Saturday, February 26, 2011

The Popes and Latin

This is an article written a couple of months prior to the promulgation of the motu proprio Summorum Pontificum, but still relevant. Unfortunately, as far as I know, no Tridentine Masses have taken place in the Diocese of Gozo.



Sunday, April 15, 2007

The Popes and Latin

by Mgr Anton Gauci, Victoria, Gozo.


It was right and appropriate for 'A Christian Outlook' to remind us of the injunction contained in Vatican II's Constitution on the Sacred Liturgy "Particular law remaining in force, the use of the Latin language is to be preserved in the Latin rite" (The Sunday Times, March 25). I am also happy to note that, in The Times Mr Alfred Sladden pointed out that "Pope Benedict himself has urged the universal Church to revamp the use of Latin" (April 2). It is several years that Popes have been hammering on the revival of the Latin language in the Catholic Church. And they want Church schools to take the matter seriously. They know that, for 2,000 years, Latin has been the chief means of expression for the Western Church. And they are aware that the major part, if not the totality, of the Church's traditional teaching has been through this language.



Preserved for our use and benefit in the works the Fathers of the Church and Saints have bequeathed us. Addressing members of the Latinitas foundation in 2005, Benedict XVI insisted that the study of Latin be encouraged and spread. The Pope noted that "Catholics cannot put aside the custom of using Latin as the official language of the Church", adding that "the great treasures of the Latin language cannot be lost". Nor did he fail to remind us of John XIII's Constitution Veterum Sapientia confirming the role of Latin "as the international language of the Catholic Church and the city state of the Vatican".



I would not be so pessimist as to lament that, in our country, these eye-openings of the two Popes have been "cries in the desert". But neither will I refrain from noting that, these last 30 years, Latin has been given a deadly blow in our schools, not excluding those under the responsibility of the Church.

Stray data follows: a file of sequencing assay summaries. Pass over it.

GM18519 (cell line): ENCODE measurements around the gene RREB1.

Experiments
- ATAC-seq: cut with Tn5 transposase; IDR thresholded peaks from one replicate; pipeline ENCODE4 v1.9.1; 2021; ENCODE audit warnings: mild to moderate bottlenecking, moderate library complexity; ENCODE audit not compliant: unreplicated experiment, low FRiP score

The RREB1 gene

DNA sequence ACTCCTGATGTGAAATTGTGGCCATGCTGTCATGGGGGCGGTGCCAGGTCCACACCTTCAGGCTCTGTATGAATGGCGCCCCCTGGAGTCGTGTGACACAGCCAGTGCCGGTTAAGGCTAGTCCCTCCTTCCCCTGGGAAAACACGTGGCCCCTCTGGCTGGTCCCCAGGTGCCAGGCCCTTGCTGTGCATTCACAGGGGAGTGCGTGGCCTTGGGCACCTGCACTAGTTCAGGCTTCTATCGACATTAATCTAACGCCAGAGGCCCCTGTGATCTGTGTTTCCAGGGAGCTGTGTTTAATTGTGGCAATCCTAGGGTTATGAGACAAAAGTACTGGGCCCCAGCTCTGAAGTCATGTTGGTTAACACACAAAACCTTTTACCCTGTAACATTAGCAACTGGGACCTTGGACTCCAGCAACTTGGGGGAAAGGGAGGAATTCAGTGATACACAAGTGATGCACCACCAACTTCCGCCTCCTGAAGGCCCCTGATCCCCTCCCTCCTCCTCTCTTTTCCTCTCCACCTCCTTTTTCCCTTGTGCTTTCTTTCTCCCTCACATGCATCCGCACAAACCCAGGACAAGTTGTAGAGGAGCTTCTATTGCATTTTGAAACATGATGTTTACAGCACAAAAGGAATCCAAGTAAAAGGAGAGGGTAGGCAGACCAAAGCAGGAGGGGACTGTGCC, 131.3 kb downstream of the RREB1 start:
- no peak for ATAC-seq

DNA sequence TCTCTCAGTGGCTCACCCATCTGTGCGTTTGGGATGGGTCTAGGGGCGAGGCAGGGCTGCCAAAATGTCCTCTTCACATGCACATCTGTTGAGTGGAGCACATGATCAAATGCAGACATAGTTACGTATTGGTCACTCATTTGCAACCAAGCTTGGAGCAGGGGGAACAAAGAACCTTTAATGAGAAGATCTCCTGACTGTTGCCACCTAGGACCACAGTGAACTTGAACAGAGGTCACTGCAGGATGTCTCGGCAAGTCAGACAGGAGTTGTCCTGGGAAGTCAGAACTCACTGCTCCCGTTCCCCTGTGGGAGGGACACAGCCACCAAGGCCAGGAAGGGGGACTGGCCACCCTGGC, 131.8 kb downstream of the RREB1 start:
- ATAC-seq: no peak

Apart from the fact that traditional courses of Theology and Philosophy are no longer led in Latin, the language itself is no longer taught in either the Church's secondary schools or those of the State.



And, in post-secondary courses here with us, a mere lesson a week is given for two years - which is not even enough for a rudimentary knowledge of the language, let alone the prose and poetry of the classics: of these not a mention is made. I believe it is no exaggeration to note that today's priests know Latin no better than religious Sisters knew the language when they chanted the Psalms in Latin in choirs.



I fail to understand how students proceeding abroad to read for degrees in such subjects as Theology and Canon Law can carry out appropriate research when they know not Latin.



Obviously the blame lies not at the feet of these students, but on the shoulders of those who dealt the deadly blow to Latin in Church schools. There it used to be studied for nine years with a lesson a day. Moreover, lessons in the courses of Theology and Philosophy were delivered in Latin.



It is not only since 2005 that the Holy See has been insisting, even if with no success, on the study of Latin. Way back on November 27, 1978, and November 26, 1979, John Paul II pointed out this necessity in speeches to Certamen Vaticanum. And, in 1981 and 1986, to the foundation Latinitas. Here in Malta, I remember the late Mgr Joseph Lupi insisting on the same need in May 1997. In an article entitled "Reviving Latin", Bernard Vassallo on December 3, 1995 and in "Latinitatis studium, quo vadis Malitae?" Dr Horace Vella on May 25, 1997, did the same thing.



On October 30, 1993, news spread that the "European Community is now trying Latin". And, on April 14 of that same year, Dr Ugo Mifsud Bonnici, then Minister of Education, had "vowed" to reawaken the study of classics in Malta: Dr Mifsud Bonnici was then speaking in a symposium at the University of Malta, and he deplored the decline of Latin and said that the study of Latin had to be "extended to various schools".



It was on this occasion that we had a remark very much to the point, when Professor Anthony Bonanno noted that "very few schools have reintroduced the teaching of Latin on a regular basis". In the symposium, I remember it had been made clear that it was the Catholic Church that had spread Latin throughout Western Europe. Dr Mifsud Bonnici had said that "the decline of Latin in Malta and abroad is a tragedy".



We do not lack people who goad us for the study of Latin. John Paul II, Benedict XVI and various others. But, so far, I am afraid efforts have fallen on deaf ears. Again, I do not blame teachers. The malady goes much beyond that. It comes from above, from upper quarters, those at the helm, whether it be in the Church or in State schools.